Welsh scientists have sequenced the entire genome of the world’s longest poisonous snake - the iconic King Cobra.
The work at Bangor University, in North Wales, has helped explain how venom is produced and scientists say the toxins could form the basis of new drugs and address concerns over the enormous number of snake bites and deaths in tropical countries.
Leading the research Dr Nick Casewell, of Bangor’s School of Biological Sciences, analysed the genetic makeup of every venom protein produced by the King Cobra.
Dr Caswell, working alongside academics at Leiden University, Holland, and the University of Texas, Arlington, found the individual toxins in venom evolved from related proteins found elsewhere in the snake.
The toxins perform standard “biological housekeeping” tasks throughout the body like digestion.
Dr Casewell said: “The genes important to the venom glands have evolved rapidly in evolutionary terms. The reason why we see this change and subsequent variety found within relatively closely related snake species could be compared to an evolutionary arms race.
“As the prey becomes increasingly resistant to a toxin, so stronger or different variations of toxins may evolve to overcome such resistance.”
The process has led to the development of ‘suites’ of between 50-100 toxic proteins, and also causes major variations in venom between different snakes.
These differences are not only found between distinct major groups of venomous snakes, such as the elapids, which include cobras and mambas, but also within a single species in different regions.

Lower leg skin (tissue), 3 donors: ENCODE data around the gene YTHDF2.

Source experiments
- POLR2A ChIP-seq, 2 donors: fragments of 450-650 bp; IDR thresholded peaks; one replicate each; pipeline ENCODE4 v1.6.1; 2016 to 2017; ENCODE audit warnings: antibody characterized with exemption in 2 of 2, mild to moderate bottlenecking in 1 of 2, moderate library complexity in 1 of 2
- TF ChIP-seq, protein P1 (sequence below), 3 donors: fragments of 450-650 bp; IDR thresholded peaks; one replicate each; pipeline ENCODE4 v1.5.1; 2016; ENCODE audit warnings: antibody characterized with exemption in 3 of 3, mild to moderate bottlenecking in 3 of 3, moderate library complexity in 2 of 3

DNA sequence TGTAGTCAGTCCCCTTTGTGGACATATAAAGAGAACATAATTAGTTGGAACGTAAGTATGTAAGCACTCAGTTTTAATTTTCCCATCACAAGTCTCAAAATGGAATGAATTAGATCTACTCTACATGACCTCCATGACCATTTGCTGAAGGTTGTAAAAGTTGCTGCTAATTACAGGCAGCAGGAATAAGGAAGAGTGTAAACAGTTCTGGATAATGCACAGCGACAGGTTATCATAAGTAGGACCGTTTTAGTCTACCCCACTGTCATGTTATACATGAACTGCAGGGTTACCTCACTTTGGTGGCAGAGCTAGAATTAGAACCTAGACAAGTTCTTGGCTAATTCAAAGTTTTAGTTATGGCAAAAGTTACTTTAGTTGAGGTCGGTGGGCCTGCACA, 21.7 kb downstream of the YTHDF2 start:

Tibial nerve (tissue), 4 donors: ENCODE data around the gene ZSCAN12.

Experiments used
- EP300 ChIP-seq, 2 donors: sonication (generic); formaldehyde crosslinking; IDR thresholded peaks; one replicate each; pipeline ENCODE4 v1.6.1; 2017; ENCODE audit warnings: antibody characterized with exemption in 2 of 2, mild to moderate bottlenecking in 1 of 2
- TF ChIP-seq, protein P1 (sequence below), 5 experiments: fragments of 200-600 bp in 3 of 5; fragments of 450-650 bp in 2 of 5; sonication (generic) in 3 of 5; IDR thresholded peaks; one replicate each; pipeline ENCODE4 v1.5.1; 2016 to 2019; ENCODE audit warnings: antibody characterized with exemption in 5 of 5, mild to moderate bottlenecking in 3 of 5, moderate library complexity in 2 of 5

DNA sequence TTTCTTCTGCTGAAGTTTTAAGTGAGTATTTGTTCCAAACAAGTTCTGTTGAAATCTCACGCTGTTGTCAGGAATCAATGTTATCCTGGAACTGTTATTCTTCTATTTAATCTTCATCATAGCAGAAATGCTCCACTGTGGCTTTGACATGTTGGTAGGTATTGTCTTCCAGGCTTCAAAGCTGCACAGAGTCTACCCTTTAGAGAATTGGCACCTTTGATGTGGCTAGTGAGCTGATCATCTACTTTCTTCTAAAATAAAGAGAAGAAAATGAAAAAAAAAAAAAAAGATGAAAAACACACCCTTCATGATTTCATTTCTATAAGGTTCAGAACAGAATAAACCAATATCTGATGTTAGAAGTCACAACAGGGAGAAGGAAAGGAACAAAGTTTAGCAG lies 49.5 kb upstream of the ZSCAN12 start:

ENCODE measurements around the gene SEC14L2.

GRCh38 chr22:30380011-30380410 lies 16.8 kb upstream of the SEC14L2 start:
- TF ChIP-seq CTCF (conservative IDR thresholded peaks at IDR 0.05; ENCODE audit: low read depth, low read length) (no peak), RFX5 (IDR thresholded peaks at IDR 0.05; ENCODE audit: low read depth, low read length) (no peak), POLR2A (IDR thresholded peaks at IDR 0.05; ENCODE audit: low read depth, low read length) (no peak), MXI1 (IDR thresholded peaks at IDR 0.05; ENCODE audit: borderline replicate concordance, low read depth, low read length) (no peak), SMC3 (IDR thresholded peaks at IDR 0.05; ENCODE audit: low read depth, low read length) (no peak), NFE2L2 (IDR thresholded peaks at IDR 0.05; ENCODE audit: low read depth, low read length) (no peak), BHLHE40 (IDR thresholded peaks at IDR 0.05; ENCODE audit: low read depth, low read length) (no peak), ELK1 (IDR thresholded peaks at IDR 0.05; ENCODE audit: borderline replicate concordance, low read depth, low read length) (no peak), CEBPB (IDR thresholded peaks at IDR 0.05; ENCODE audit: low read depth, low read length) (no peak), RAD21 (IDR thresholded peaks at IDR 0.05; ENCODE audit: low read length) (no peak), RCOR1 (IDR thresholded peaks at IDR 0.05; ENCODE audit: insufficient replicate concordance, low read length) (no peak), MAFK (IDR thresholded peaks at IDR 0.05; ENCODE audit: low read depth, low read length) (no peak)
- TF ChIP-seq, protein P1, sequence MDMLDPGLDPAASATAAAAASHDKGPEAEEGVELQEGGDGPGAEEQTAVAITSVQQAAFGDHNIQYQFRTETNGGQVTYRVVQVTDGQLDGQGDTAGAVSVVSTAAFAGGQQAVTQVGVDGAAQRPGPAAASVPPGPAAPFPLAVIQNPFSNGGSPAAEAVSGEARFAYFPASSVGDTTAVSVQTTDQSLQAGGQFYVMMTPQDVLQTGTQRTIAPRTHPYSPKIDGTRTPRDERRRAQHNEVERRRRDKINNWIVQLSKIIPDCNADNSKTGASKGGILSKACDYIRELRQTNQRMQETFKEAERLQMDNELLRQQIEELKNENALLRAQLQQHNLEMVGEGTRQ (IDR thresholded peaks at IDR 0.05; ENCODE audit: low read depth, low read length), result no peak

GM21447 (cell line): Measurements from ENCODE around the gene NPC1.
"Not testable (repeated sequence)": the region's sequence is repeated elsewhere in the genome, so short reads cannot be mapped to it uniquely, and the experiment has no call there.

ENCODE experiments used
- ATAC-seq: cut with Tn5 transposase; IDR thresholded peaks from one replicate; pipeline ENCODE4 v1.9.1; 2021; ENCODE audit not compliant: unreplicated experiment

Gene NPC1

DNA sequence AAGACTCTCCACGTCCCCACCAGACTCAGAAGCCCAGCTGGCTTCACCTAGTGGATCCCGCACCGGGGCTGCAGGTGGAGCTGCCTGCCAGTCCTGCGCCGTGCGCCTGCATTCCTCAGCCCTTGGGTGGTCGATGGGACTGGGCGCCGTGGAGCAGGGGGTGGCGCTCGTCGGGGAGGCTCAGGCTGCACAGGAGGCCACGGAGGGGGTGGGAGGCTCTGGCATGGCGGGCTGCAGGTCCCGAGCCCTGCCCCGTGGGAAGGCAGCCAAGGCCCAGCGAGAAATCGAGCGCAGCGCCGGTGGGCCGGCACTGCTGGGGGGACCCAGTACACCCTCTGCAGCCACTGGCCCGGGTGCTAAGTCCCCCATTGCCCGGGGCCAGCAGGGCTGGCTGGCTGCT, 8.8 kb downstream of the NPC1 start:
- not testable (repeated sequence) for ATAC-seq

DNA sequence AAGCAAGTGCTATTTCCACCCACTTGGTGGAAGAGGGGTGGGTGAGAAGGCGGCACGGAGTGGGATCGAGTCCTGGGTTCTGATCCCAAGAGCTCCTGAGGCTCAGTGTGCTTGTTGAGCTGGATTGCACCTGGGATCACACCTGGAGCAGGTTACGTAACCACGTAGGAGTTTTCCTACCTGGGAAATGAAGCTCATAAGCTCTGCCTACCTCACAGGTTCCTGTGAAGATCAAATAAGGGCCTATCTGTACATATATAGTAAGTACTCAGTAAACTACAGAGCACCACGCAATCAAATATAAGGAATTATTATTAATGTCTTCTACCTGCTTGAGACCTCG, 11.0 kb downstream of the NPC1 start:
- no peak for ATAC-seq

This ‘venom variation’ can cause problems for medics wanting to deliver the correct antivenom treatment to people bitten by snakes.
It is estimated around 90,000 people die worldwide each year as the result of snakebite, with the vast majority in tropical regions.
Dr Casewell said toxins in snake venom have long been used to form the basis of drugs to treat conditions like high blood pressure, blood clots and heart attacks.
Dr Casewell added: “Some snakes have what we call haemotoxic venom in that they affect the blood system and can cause clotting or breakdown clotting or drop your blood pressure or raise your blood pressure.
“So by identifying which of these proteins is responsible for these changes we can actually think about how we can manipulate them to turn them into medicine.”
Studies in the US have unveiled the therapeutic potential of snake toxins for treating strokes and brain aneurisms.
Biochemist Professor Frank Markland, of the University of Southern California, found injecting contortrostatin, a protein in southern copperhead snake venom, slows the development of breast cancer in mice.
Professor Markland said as well as inhibiting the growth of the tumour it also slowed the growth of blood vessels into the tumour that allow it to spread.
The protein also impaired the spread of the tumour to the lungs - where breast cancer spreads effectively.